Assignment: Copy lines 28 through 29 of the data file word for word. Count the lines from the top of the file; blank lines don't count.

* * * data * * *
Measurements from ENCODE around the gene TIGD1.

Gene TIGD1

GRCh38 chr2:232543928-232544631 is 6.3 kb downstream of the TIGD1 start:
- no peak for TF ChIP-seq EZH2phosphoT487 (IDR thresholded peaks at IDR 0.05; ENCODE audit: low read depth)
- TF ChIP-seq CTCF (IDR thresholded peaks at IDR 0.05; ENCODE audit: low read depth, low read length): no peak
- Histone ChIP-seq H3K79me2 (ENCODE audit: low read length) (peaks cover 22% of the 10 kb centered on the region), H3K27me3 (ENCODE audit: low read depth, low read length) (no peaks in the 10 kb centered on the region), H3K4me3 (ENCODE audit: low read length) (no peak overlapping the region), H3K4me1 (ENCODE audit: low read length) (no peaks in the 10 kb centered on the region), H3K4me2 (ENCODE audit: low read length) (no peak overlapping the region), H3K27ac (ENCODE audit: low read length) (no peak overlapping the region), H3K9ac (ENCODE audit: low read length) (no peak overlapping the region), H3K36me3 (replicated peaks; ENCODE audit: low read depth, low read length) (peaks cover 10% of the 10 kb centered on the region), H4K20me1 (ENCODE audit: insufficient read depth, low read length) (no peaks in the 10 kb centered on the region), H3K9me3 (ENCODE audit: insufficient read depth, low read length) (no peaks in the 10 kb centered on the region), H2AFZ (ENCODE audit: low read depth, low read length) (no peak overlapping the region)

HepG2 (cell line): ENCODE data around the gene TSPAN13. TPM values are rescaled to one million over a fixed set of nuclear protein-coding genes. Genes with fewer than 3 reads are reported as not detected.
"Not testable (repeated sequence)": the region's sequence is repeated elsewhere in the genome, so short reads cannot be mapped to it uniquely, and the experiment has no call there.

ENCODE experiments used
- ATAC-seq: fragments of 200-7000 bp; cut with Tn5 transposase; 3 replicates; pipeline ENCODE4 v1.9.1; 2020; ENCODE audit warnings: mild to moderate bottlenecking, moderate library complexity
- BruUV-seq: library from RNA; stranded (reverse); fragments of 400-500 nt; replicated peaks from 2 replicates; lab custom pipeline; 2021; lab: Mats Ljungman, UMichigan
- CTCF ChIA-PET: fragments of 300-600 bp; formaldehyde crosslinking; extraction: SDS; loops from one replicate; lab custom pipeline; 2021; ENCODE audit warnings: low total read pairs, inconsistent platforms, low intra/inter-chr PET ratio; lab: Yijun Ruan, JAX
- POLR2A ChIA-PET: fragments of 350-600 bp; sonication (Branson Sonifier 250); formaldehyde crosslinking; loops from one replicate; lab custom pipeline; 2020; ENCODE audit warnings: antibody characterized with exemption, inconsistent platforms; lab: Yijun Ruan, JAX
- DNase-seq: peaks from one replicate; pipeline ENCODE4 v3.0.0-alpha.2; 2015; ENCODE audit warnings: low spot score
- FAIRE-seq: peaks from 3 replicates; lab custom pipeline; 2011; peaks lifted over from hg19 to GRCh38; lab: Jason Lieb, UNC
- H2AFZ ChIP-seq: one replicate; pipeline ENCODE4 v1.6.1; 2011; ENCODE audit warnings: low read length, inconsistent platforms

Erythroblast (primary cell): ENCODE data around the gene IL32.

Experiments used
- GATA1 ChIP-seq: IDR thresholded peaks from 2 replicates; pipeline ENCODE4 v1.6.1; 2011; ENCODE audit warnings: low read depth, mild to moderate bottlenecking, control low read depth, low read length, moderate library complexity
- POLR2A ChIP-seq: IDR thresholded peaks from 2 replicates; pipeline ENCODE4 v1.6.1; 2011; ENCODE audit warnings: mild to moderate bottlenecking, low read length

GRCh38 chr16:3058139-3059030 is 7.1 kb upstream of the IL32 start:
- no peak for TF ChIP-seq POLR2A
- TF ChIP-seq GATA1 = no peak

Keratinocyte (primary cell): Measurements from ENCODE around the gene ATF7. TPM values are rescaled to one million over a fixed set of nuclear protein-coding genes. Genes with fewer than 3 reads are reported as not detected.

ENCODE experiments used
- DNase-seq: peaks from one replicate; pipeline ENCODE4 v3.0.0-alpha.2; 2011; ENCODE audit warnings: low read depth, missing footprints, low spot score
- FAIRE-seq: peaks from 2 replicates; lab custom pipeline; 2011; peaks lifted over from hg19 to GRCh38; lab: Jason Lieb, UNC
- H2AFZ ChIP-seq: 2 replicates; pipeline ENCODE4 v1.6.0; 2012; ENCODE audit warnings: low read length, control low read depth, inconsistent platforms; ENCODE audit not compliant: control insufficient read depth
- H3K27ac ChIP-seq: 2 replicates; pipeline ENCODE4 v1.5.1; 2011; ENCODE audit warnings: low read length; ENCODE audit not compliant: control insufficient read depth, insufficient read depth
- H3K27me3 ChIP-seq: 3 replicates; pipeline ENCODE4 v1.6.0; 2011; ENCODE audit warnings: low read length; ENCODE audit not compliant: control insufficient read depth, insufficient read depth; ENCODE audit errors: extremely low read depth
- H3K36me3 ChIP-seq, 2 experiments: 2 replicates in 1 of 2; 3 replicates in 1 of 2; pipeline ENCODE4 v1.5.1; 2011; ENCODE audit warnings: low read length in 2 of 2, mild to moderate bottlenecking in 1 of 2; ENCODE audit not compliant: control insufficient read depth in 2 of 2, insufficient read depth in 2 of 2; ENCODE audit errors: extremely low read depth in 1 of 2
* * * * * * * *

- H2AFZ ChIP-seq: 2 replicates; pipeline ENCODE4 v1.6.0; 2012; ENCODE audit warnings: low read length, control low read depth, inconsistent platforms; ENCODE audit not compliant: control insufficient read depth
- H3K27ac ChIP-seq: 2 replicates; pipeline ENCODE4 v1.5.1; 2011; ENCODE audit warnings: low read length; ENCODE audit not compliant: control insufficient read depth, insufficient read depth